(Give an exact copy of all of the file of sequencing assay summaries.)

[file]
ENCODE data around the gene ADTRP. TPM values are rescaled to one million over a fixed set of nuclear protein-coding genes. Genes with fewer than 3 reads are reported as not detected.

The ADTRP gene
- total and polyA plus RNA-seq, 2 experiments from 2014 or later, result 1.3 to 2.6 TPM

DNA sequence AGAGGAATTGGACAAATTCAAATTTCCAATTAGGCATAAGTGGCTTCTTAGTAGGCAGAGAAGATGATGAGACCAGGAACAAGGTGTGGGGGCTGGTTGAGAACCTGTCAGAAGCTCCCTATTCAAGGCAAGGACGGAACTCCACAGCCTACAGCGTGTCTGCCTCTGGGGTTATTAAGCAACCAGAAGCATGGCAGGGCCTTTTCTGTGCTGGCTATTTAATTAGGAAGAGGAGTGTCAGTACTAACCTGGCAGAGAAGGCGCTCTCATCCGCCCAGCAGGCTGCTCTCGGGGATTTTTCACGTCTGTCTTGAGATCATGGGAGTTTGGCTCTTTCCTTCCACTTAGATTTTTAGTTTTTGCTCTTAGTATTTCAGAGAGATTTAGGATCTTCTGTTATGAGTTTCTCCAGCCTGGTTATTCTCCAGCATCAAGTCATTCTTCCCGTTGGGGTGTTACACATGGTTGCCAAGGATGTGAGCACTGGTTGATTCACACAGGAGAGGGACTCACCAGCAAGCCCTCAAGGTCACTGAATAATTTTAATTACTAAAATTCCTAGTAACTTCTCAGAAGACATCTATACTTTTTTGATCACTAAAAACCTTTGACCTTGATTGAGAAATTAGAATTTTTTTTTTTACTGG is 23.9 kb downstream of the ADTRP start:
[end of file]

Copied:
ENCODE data around the gene ADTRP. TPM values are rescaled to one million over a fixed set of nuclear protein-coding genes. Genes with fewer than 3 reads are reported as not detected.

The ADTRP gene
- total and polyA plus RNA-seq, 2 experiments from 2014 or later, result 1.3 to 2.6 TPM

DNA sequence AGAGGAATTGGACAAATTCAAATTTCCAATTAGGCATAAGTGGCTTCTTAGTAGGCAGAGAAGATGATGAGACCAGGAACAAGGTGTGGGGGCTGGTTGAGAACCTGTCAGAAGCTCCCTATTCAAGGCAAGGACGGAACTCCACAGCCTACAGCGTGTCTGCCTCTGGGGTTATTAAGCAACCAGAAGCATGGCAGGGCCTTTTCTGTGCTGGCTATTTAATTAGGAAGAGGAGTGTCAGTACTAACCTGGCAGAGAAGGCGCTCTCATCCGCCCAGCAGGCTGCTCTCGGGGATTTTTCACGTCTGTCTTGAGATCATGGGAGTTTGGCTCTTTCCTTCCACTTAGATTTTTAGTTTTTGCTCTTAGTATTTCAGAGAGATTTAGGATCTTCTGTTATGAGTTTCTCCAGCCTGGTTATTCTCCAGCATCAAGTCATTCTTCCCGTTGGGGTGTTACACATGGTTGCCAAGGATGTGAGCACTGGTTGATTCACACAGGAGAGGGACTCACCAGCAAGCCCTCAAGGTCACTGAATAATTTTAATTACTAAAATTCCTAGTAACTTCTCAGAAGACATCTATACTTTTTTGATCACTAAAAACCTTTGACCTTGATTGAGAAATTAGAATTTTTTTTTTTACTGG is 23.9 kb downstream of the ADTRP start: